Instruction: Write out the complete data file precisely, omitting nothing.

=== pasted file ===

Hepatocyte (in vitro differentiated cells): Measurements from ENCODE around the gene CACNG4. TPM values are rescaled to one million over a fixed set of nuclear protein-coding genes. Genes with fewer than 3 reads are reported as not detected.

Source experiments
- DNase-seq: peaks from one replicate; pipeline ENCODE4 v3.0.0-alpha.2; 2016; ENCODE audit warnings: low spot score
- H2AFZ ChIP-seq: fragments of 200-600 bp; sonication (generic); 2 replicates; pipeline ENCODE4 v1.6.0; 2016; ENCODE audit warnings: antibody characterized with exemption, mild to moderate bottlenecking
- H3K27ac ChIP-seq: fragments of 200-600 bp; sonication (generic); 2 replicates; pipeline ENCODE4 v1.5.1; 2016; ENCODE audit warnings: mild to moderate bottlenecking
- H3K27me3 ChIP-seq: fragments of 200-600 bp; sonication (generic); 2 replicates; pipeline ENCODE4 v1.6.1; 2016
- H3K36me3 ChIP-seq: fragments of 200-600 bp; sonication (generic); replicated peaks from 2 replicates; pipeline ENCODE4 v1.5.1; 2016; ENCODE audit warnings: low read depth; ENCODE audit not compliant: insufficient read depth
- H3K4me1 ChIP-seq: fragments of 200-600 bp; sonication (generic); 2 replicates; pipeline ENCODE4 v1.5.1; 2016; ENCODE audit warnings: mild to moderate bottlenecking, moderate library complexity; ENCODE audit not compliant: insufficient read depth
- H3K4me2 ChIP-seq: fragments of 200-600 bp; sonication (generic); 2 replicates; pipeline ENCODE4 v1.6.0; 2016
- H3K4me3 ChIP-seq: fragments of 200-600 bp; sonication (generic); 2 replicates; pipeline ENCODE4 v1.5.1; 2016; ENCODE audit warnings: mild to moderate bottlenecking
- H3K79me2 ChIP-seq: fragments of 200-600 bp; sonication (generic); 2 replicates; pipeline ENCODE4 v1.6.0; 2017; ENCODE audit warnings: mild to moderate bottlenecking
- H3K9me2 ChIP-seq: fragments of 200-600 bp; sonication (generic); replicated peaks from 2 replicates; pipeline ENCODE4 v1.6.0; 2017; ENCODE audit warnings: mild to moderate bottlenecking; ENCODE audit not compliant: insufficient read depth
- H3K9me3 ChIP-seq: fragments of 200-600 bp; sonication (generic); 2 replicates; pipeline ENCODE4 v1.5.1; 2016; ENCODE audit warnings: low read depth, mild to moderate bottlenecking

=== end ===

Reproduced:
Hepatocyte (in vitro differentiated cells): Measurements from ENCODE around the gene CACNG4. TPM values are rescaled to one million over a fixed set of nuclear protein-coding genes. Genes with fewer than 3 reads are reported as not detected.

Source experiments
- DNase-seq: peaks from one replicate; pipeline ENCODE4 v3.0.0-alpha.2; 2016; ENCODE audit warnings: low spot score
- H2AFZ ChIP-seq: fragments of 200-600 bp; sonication (generic); 2 replicates; pipeline ENCODE4 v1.6.0; 2016; ENCODE audit warnings: antibody characterized with exemption, mild to moderate bottlenecking
- H3K27ac ChIP-seq: fragments of 200-600 bp; sonication (generic); 2 replicates; pipeline ENCODE4 v1.5.1; 2016; ENCODE audit warnings: mild to moderate bottlenecking
- H3K27me3 ChIP-seq: fragments of 200-600 bp; sonication (generic); 2 replicates; pipeline ENCODE4 v1.6.1; 2016
- H3K36me3 ChIP-seq: fragments of 200-600 bp; sonication (generic); replicated peaks from 2 replicates; pipeline ENCODE4 v1.5.1; 2016; ENCODE audit warnings: low read depth; ENCODE audit not compliant: insufficient read depth
- H3K4me1 ChIP-seq: fragments of 200-600 bp; sonication (generic); 2 replicates; pipeline ENCODE4 v1.5.1; 2016; ENCODE audit warnings: mild to moderate bottlenecking, moderate library complexity; ENCODE audit not compliant: insufficient read depth
- H3K4me2 ChIP-seq: fragments of 200-600 bp; sonication (generic); 2 replicates; pipeline ENCODE4 v1.6.0; 2016
- H3K4me3 ChIP-seq: fragments of 200-600 bp; sonication (generic); 2 replicates; pipeline ENCODE4 v1.5.1; 2016; ENCODE audit warnings: mild to moderate bottlenecking
- H3K79me2 ChIP-seq: fragments of 200-600 bp; sonication (generic); 2 replicates; pipeline ENCODE4 v1.6.0; 2017; ENCODE audit warnings: mild to moderate bottlenecking
- H3K9me2 ChIP-seq: fragments of 200-600 bp; sonication (generic); replicated peaks from 2 replicates; pipeline ENCODE4 v1.6.0; 2017; ENCODE audit warnings: mild to moderate bottlenecking; ENCODE audit not compliant: insufficient read depth
- H3K9me3 ChIP-seq: fragments of 200-600 bp; sonication (generic); 2 replicates; pipeline ENCODE4 v1.5.1; 2016; ENCODE audit warnings: low read depth, mild to moderate bottlenecking